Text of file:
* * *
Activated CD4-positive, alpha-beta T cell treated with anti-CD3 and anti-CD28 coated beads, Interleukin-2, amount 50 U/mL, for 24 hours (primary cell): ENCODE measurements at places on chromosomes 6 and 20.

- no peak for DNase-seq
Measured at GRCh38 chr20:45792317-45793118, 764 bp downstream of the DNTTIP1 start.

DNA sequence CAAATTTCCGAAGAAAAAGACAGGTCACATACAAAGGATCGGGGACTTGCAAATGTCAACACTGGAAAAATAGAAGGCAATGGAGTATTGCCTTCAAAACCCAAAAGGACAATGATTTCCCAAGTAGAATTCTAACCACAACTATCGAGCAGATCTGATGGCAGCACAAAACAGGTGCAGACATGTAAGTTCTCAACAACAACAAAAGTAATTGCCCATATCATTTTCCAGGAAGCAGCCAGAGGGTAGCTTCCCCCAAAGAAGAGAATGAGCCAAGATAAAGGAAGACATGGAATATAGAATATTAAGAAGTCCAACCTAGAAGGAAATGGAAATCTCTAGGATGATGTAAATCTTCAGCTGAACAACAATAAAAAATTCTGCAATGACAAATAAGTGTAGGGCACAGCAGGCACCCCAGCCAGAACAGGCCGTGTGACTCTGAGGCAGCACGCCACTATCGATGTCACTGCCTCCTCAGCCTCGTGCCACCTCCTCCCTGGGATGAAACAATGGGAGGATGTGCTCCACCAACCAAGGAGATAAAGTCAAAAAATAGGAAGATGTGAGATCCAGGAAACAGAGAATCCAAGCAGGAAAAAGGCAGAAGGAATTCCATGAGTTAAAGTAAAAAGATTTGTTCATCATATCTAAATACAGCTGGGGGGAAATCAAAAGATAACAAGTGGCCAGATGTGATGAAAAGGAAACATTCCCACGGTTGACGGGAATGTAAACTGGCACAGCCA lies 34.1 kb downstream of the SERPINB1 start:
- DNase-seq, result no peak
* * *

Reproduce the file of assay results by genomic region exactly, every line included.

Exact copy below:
Activated CD4-positive, alpha-beta T cell treated with anti-CD3 and anti-CD28 coated beads, Interleukin-2, amount 50 U/mL, for 24 hours (primary cell): ENCODE measurements at places on chromosomes 6 and 20.

- no peak for DNase-seq
Measured at GRCh38 chr20:45792317-45793118, 764 bp downstream of the DNTTIP1 start.

DNA sequence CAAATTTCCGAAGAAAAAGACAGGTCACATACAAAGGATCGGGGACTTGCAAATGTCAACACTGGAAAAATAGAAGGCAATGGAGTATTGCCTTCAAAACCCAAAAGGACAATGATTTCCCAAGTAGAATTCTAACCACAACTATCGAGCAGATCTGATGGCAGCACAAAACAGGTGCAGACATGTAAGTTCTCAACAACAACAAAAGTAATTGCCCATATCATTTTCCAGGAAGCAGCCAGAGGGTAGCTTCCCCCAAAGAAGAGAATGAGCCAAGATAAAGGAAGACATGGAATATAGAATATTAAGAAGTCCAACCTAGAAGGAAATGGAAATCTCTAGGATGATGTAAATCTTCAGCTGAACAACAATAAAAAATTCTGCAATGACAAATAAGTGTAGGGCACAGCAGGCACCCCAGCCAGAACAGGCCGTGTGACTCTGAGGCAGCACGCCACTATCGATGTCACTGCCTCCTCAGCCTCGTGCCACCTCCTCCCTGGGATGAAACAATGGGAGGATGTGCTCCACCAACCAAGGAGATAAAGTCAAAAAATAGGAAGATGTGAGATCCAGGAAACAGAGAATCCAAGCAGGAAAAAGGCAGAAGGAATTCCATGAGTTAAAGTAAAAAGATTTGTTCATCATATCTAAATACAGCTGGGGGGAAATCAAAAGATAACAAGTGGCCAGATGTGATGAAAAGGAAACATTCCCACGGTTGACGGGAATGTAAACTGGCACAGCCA lies 34.1 kb downstream of the SERPINB1 start:
- DNase-seq, result no peak